This post originally appeared on Open Democracy UK

Parliament is setting up citizens assemblies to demonstrate the public desire for climate action. But we’ve been here before – what will be different this time?

The UK recently passed historic legislation setting a net-zero target for emissions of greenhouse gases by 2050. Setting a target though, is one thing, delivering it is another. Achieving net-zero and responding to the climate emergency is not politics-as-usual.

In recognition of this, six Select Committees in Parliament have come together to run a citizen’s assembly on climate change this autumn. This step could be the first towards a wholesale rethink of the policy response needed. The process, however, needs to last. It needs to engage the broader public and connect it to the various local deliberative exercises taking place throughout the UK. Only then might it deliver on its promise of creating a clear picture of the public support and political mandate for action.

“Government ignored participants because by participating they ceased to be ‘ordinary voters’”

Much of the excitement around Citizen Assemblies stems from the Irish Citizen Assembly, which generated a public mandate for new policies on tricky and polarising topics like abortion, aging and fixed term parliaments. But there is a longer history of deliberation. Back in 2007, the UK government commissioned a Citizen Summit on Climate Change.

Then, just as now, was a time of high hopes that deliberative democracy could fix politics. At the time Rich Wilson (co-author of this article) was the director of the participation charity Involve which played a role in promoting, running, evaluating and commissioning citizen summits. These were usually big, well-resourced deliberative events, involving hundreds, sometimes thousands of people. When run well they had a powerful sense of occasion; leaving the participants with a real belief that they were affecting politics. Trouble was, they weren’t.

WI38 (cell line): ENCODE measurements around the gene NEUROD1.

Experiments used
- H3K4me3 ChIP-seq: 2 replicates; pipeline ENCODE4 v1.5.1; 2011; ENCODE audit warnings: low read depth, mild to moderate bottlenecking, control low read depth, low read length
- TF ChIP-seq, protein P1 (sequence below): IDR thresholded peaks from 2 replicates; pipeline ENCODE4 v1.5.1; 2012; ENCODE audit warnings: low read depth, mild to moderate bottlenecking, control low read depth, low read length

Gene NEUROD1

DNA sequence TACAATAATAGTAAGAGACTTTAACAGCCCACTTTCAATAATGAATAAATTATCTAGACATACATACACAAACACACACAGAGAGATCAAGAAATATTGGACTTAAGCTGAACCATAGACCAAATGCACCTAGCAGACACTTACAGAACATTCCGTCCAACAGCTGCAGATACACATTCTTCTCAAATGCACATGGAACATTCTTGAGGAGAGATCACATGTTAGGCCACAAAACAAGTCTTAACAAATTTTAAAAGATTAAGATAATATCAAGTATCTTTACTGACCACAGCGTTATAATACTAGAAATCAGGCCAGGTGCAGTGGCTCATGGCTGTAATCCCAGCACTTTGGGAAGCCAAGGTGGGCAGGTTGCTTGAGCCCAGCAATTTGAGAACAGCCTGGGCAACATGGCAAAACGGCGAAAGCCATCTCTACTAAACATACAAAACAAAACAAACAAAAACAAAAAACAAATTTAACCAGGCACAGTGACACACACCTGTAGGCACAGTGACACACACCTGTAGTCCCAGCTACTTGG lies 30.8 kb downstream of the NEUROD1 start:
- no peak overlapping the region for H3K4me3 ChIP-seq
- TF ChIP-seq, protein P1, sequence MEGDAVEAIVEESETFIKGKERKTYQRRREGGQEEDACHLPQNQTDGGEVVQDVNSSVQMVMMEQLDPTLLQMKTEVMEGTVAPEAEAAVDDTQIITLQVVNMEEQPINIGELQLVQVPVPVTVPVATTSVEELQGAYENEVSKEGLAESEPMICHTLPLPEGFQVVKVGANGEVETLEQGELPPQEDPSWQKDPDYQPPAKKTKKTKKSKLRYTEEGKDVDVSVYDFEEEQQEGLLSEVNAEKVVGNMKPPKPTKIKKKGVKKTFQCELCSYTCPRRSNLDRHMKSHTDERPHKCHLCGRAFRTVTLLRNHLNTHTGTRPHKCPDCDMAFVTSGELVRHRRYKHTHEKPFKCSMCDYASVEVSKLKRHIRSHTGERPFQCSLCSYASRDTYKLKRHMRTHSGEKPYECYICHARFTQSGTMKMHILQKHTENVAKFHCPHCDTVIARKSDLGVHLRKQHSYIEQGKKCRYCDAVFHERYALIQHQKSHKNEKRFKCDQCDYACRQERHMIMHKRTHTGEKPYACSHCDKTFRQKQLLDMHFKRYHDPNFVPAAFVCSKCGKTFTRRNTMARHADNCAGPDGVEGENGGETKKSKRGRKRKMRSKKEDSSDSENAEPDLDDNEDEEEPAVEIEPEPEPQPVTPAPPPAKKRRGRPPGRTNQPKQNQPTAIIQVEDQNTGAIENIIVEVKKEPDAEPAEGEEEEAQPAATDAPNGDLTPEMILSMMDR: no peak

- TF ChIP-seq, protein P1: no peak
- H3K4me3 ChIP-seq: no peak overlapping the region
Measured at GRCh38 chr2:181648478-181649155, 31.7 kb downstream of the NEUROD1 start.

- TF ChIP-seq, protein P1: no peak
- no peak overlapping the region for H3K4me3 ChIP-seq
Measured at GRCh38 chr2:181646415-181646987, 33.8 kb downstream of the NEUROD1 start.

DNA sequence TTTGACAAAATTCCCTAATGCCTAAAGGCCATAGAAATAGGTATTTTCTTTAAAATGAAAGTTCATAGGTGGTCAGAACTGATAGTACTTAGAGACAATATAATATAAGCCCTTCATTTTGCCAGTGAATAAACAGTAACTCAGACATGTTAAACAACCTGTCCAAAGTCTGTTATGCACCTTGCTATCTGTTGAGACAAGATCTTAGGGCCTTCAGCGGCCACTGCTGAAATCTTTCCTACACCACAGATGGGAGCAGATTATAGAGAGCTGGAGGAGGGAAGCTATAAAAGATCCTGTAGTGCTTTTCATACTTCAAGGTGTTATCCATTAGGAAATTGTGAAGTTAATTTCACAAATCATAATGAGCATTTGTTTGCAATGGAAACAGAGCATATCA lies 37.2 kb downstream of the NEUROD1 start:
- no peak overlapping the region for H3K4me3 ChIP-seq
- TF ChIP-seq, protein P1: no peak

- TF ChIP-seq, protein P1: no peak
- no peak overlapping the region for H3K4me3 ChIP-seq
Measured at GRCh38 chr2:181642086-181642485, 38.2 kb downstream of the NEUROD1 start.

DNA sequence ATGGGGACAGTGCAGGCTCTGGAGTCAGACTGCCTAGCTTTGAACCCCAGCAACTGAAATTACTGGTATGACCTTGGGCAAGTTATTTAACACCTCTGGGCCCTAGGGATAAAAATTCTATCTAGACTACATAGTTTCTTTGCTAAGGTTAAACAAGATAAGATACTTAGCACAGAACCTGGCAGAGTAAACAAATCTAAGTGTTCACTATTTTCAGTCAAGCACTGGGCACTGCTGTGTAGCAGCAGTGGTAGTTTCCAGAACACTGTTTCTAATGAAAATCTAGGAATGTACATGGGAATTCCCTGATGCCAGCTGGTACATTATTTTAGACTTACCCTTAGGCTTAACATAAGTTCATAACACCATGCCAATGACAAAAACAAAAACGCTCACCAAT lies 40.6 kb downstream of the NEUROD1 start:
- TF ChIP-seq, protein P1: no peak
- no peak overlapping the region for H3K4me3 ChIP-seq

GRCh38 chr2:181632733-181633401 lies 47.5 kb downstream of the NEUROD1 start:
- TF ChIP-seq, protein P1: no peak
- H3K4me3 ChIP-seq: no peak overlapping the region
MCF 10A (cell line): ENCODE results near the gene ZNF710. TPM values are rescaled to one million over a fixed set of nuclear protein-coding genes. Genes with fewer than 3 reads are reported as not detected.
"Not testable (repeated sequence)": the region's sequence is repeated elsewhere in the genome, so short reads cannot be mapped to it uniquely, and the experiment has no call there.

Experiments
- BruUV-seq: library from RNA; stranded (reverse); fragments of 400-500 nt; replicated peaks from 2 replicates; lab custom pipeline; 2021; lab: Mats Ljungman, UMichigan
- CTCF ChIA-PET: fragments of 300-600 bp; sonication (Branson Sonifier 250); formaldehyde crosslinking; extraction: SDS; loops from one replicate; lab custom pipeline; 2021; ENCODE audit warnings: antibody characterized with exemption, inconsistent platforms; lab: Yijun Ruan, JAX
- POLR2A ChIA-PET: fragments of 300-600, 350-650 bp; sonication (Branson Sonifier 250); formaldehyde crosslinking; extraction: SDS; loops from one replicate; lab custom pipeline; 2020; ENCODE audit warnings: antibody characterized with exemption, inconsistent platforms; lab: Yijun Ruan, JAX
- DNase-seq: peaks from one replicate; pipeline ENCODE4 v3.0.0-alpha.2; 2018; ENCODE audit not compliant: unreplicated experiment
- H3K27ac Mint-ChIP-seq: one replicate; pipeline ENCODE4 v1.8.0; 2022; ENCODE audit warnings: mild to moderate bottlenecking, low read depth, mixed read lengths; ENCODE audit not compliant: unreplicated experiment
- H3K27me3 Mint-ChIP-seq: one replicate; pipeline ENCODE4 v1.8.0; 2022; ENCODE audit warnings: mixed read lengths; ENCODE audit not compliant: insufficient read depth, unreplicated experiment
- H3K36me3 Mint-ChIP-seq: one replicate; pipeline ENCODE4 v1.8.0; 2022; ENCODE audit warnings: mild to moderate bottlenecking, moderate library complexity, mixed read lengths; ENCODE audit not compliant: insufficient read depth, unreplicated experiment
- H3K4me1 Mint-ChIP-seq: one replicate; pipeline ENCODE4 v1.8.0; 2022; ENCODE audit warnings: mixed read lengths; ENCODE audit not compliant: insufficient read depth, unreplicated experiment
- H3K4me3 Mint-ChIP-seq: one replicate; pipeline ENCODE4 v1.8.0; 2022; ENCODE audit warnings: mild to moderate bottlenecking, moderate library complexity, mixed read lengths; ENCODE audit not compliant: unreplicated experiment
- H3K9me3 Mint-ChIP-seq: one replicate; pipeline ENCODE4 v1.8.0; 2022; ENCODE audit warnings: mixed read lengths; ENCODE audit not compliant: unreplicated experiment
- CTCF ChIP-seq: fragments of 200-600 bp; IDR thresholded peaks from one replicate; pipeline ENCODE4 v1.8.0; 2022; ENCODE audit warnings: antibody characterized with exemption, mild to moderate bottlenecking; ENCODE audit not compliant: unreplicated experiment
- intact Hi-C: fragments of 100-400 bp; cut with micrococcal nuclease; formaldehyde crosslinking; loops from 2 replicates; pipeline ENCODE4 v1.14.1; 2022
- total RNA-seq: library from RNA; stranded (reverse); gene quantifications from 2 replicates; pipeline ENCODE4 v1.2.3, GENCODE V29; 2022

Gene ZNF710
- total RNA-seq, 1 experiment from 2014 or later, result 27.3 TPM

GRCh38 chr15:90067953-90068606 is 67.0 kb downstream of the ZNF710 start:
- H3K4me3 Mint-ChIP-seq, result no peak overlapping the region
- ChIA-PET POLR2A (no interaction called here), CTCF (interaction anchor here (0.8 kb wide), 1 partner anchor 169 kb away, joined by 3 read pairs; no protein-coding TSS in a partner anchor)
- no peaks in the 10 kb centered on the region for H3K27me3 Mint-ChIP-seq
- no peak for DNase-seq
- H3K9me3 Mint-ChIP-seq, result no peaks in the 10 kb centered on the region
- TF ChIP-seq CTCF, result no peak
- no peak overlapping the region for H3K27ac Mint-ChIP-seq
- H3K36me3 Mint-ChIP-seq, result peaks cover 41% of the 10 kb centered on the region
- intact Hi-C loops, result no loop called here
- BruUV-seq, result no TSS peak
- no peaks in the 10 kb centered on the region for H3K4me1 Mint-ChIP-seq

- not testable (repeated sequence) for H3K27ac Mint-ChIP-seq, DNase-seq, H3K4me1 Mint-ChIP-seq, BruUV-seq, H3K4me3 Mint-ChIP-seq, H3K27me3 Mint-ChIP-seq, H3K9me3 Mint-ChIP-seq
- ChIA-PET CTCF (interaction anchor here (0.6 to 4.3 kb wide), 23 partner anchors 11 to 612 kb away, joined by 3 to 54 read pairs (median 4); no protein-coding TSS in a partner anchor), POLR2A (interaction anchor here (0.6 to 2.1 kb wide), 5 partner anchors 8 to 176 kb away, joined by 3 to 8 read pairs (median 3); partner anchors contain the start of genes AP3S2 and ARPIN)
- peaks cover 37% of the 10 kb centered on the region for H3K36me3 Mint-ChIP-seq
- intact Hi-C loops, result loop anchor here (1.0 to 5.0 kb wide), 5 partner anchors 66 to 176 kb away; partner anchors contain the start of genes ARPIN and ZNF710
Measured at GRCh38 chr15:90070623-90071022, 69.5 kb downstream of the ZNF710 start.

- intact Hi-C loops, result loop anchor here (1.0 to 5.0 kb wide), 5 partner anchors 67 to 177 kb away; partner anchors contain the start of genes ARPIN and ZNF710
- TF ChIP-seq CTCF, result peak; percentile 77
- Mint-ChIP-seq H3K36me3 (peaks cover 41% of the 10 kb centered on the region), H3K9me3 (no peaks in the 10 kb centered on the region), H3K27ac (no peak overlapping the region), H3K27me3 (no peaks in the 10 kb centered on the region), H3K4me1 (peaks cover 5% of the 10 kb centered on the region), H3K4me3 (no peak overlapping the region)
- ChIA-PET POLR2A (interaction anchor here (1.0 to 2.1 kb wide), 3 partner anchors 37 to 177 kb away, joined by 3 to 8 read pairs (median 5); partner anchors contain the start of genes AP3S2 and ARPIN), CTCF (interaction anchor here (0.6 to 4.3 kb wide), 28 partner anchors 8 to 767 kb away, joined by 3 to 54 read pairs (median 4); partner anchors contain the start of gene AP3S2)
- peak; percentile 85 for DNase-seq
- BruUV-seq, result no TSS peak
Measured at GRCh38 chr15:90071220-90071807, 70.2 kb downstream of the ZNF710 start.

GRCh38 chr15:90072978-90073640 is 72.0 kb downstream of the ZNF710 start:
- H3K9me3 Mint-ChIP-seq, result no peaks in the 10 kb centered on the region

Research commissioned by the Sustainable Development Commission found that government decision-makers were ignoring these deliberative events because they felt that participants in these events ceased being ‘ordinary voters’ by the very experience of going through a deliberative process. So the opinions of the participants, even if demographically representative of the UK, didn’t give decision-makers the mandate they needed to make brave choices.

Citizen Spring

Since the school strikes and Extinction Rebellion protests, many local areas have declared a ‘climate emergency’. The establishment of a Citizens’ Assembly or Citizens’ Jury is becoming a popular follow-up, as a way of developing a climate strategy with public support.

Citizens Assemblies are different to summits in that they can stand for weeks, even years, but the reason for their success or failure is the same. This success comes down to whether they can help people, especially politicians, take new bold decisions they otherwise didn’t feel they had the mandate for.

Today levels of concern about climate change are at their highest ever level in the UK. The mandate for action is big and growing, and the government seems to be responsive, even if it is just signalling for now. The real challenge will be holding this mandate together when it turns from ambitions to specifics. Just look at the Gilets Jaunes opposition to fuel taxation in France for an example of how dissent can stop a pro-climate policy. It’s easy to imagine a low carbon policy framework triggering the same passions and divisions surfaced by Brexit.